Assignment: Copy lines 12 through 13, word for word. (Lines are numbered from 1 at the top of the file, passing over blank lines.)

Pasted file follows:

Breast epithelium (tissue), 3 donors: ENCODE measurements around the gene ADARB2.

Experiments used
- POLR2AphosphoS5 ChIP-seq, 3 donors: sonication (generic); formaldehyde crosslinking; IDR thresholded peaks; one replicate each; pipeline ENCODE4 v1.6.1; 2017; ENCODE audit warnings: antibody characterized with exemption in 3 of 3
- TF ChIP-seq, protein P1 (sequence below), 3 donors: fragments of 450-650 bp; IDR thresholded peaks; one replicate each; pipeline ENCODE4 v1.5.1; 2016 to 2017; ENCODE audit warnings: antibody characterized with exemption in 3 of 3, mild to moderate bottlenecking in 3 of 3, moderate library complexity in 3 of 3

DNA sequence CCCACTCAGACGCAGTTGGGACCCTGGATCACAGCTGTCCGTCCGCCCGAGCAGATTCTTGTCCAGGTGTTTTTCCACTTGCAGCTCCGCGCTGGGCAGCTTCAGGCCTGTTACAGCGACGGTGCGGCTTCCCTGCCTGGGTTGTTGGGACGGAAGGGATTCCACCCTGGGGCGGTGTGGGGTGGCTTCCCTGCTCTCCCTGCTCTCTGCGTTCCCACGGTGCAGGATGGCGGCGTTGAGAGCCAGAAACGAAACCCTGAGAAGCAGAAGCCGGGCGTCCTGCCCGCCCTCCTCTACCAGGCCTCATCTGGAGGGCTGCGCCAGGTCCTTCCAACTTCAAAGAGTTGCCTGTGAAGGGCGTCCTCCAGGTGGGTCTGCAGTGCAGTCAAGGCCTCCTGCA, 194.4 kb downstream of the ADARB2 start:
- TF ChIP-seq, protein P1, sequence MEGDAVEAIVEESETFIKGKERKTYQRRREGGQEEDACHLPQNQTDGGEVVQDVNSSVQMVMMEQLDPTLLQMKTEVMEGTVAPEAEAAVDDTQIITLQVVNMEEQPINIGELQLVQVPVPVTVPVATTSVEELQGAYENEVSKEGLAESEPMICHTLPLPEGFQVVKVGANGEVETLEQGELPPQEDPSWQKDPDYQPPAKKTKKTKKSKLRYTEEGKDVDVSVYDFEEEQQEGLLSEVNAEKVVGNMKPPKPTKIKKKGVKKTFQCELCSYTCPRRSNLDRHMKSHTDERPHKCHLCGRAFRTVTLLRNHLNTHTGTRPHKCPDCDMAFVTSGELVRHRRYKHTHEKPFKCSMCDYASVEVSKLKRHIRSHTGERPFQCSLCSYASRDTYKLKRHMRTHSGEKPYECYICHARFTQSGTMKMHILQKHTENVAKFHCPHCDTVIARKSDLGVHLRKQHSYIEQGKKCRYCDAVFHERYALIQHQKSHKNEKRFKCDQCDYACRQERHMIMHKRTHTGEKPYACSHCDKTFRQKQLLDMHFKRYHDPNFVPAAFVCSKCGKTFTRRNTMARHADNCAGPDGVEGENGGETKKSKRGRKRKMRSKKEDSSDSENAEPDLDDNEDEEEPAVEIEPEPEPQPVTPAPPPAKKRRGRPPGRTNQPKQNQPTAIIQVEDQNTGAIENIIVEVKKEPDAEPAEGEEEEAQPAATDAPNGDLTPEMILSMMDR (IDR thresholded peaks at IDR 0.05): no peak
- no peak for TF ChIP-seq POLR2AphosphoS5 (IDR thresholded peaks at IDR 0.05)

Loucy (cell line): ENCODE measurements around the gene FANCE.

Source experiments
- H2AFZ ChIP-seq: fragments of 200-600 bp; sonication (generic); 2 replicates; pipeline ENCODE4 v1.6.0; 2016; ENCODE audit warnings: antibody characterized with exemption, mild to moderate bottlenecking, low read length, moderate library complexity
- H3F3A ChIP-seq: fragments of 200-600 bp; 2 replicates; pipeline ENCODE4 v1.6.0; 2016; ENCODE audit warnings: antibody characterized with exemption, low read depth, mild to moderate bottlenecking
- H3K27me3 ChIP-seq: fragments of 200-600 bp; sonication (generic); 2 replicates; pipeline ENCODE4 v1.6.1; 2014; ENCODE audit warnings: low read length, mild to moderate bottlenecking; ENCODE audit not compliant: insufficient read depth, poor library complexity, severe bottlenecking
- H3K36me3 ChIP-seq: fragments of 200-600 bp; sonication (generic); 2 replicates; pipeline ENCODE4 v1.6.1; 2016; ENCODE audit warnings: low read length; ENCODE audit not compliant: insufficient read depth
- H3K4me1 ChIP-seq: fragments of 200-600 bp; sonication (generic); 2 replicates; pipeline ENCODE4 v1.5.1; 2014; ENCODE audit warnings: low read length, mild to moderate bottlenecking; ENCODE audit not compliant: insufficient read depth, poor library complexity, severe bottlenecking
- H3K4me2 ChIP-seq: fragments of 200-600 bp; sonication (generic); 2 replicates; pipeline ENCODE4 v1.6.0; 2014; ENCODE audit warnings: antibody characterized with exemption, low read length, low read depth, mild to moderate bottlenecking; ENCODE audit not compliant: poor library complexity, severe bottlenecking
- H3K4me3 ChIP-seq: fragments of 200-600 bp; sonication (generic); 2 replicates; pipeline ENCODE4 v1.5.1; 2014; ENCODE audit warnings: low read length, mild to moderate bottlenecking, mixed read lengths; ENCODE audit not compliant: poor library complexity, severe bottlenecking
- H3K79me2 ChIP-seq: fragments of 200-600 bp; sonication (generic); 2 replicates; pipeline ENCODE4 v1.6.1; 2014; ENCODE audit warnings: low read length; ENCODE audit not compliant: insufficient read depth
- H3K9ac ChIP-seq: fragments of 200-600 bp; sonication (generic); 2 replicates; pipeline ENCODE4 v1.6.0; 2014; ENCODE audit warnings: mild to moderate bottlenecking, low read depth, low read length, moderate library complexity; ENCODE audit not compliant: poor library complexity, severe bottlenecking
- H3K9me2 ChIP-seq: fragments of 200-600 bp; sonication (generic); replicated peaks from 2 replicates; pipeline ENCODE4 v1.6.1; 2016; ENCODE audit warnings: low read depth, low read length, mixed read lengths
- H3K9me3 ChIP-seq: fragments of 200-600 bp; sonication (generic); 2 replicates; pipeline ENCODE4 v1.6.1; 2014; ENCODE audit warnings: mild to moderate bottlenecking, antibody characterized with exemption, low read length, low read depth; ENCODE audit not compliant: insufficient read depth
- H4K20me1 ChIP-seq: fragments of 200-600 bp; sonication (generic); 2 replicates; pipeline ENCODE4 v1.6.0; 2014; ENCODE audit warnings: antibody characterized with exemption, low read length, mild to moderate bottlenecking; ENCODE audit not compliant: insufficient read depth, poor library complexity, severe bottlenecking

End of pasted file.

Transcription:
- H3K27me3 ChIP-seq: fragments of 200-600 bp; sonication (generic); 2 replicates; pipeline ENCODE4 v1.6.1; 2014; ENCODE audit warnings: low read length, mild to moderate bottlenecking; ENCODE audit not compliant: insufficient read depth, poor library complexity, severe bottlenecking
- H3K36me3 ChIP-seq: fragments of 200-600 bp; sonication (generic); 2 replicates; pipeline ENCODE4 v1.6.1; 2016; ENCODE audit warnings: low read length; ENCODE audit not compliant: insufficient read depth